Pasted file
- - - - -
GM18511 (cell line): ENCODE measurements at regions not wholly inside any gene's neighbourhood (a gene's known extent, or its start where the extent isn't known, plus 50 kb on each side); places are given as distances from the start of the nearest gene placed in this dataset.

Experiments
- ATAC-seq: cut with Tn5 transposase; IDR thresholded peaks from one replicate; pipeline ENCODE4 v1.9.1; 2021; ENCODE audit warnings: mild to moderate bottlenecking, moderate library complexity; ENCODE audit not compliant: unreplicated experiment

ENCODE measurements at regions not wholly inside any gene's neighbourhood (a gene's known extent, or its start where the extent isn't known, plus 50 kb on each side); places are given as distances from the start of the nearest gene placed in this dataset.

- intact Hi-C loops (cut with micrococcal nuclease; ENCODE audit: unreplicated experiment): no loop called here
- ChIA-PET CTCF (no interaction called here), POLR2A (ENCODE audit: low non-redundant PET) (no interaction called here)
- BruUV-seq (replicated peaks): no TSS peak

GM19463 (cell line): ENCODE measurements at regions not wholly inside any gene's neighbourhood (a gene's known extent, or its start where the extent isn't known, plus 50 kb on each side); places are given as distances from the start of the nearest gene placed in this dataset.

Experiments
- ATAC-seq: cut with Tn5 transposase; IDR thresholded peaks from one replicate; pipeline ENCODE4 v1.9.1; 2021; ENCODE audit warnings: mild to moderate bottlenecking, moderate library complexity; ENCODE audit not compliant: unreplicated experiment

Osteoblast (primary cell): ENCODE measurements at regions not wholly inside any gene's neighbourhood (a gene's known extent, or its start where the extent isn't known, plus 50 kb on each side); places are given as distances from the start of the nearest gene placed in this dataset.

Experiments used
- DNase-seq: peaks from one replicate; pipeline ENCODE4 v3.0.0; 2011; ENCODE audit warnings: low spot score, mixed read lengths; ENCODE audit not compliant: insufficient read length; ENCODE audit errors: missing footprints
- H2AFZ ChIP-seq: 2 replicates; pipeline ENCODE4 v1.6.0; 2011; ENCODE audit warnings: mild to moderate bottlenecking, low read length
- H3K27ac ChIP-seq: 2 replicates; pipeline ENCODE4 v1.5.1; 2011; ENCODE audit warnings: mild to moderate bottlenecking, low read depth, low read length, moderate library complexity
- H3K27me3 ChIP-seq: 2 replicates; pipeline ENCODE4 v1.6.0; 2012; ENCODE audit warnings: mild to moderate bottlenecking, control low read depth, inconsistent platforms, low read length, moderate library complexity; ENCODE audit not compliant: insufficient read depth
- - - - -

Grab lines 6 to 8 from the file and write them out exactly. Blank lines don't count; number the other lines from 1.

- ChIA-PET CTCF (no interaction called here), POLR2A (ENCODE audit: low non-redundant PET) (no interaction called here)
- BruUV-seq (replicated peaks): no TSS peak

GM19463 (cell line): ENCODE measurements at regions not wholly inside any gene's neighbourhood (a gene's known extent, or its start where the extent isn't known, plus 50 kb on each side); places are given as distances from the start of the nearest gene placed in this dataset.